Mitigating climate change through carbon pricing: An emerging policy debate in South Africa

Vorster S. ; Winkler H. ; Jooste M. (2011)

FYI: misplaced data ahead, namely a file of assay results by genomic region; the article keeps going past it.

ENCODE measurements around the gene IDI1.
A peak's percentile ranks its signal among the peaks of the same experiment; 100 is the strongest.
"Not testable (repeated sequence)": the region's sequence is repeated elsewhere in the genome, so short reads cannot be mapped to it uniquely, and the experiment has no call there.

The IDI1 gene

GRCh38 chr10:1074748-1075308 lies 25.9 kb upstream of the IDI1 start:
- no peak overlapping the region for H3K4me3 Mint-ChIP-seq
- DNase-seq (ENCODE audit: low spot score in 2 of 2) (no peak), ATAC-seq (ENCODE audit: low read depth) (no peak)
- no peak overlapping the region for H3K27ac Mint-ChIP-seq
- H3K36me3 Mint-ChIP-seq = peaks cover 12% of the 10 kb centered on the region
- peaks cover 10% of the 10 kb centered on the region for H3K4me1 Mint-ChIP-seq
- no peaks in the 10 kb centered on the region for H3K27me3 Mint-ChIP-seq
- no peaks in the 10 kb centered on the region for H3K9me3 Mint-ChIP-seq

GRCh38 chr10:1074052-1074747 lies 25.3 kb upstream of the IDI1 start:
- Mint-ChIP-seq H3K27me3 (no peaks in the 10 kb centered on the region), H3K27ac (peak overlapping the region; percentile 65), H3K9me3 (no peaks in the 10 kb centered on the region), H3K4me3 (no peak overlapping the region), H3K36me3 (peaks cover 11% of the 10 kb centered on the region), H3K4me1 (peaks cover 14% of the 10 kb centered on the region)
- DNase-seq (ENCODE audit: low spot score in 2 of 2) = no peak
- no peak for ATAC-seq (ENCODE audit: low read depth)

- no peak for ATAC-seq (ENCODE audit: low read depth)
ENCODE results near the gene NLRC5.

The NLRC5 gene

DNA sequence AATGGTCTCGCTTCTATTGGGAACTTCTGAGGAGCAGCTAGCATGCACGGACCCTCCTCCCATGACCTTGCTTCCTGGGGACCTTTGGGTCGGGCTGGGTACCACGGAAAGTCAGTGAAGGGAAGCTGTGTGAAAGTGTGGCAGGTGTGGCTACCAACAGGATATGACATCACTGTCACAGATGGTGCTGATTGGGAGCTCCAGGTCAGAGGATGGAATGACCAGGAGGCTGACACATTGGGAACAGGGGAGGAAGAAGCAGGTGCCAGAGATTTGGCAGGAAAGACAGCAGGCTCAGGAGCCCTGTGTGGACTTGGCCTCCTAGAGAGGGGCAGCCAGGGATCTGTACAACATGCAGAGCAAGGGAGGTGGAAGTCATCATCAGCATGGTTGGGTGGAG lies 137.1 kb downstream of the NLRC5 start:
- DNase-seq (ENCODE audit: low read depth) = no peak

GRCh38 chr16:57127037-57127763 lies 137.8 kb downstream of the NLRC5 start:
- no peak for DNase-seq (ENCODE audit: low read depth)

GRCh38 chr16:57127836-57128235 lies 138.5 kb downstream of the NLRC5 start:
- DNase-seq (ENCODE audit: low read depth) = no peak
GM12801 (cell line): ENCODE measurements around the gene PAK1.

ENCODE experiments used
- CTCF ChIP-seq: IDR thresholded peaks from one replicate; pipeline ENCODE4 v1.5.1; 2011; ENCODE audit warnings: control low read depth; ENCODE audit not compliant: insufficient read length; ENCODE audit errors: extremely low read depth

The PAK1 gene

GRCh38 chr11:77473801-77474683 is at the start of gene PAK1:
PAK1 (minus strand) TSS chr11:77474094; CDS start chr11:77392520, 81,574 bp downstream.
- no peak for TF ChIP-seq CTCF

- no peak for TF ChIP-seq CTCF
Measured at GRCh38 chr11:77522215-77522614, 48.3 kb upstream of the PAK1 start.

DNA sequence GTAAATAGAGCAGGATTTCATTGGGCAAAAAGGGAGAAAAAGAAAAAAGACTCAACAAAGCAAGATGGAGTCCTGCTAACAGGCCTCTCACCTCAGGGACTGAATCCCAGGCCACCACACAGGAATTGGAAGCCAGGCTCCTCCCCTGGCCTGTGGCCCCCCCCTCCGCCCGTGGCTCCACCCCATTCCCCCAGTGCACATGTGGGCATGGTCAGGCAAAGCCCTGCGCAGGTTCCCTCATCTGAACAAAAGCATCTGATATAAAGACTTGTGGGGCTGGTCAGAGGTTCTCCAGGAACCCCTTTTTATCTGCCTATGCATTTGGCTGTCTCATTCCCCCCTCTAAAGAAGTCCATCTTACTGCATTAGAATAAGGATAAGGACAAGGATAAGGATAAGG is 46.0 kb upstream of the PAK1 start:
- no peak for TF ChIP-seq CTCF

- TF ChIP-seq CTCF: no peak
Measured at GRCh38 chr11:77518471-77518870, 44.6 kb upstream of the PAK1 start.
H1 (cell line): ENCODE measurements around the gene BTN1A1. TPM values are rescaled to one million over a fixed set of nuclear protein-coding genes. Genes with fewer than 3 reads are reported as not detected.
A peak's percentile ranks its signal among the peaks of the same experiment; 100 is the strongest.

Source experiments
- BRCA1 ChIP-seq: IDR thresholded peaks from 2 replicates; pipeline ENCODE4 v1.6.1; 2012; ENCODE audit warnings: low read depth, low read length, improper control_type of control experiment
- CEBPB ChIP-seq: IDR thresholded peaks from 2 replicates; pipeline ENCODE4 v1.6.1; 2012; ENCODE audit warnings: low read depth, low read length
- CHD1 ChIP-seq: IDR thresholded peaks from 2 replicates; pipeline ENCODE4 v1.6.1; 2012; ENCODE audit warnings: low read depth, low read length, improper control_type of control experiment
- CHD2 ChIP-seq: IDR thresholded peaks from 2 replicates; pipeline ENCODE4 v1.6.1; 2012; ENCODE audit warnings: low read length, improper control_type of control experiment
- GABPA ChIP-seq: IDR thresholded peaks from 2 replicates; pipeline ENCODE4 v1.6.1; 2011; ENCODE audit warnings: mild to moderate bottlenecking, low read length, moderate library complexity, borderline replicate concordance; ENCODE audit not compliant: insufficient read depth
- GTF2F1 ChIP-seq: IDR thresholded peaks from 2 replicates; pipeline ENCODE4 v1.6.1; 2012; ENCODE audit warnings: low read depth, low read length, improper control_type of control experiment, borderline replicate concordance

South Africa is considering how best to contribute its fair share to the global effort to mitigate climate change. The domestic policy debate is characterized by a vibrant engagement involving government, business, labour and civil society. The policy option with greatest potential for reducing emissions is carbon pricing through a carbon tax or emissions' trading scheme. The welfare and development impacts need to be carefully considered. The broader debate considers economic efficiency, environmental effectiveness, welfare impacts, competitiveness impacts, design implications given market concentration, and complexity and transaction costs. This article examines the challenges of pricing carbon given considerations of political economy, such as high unemployment, poverty and lack of access to basic services. The article shows a preference emerging for a carbon tax. A carbon tax does not create equivalent certainty with respect to environmental outcomes, but the tax level can be adjusted to achieve desired emissions reductions. Where the policy priority is price stability a tax is advantageous, providing long-term policy signals to investors, as well as price transparency, fiscal revenue stability, economy-wide coverage of emissions and administrative efficiency. However, three implementation issues need clarity: limiting welfare impacts on poor households; the feasibility of a hybrid model; and integrating carbon pricing with the broader transition to a low-carbon economy. © 2011 Taylor & Francis.

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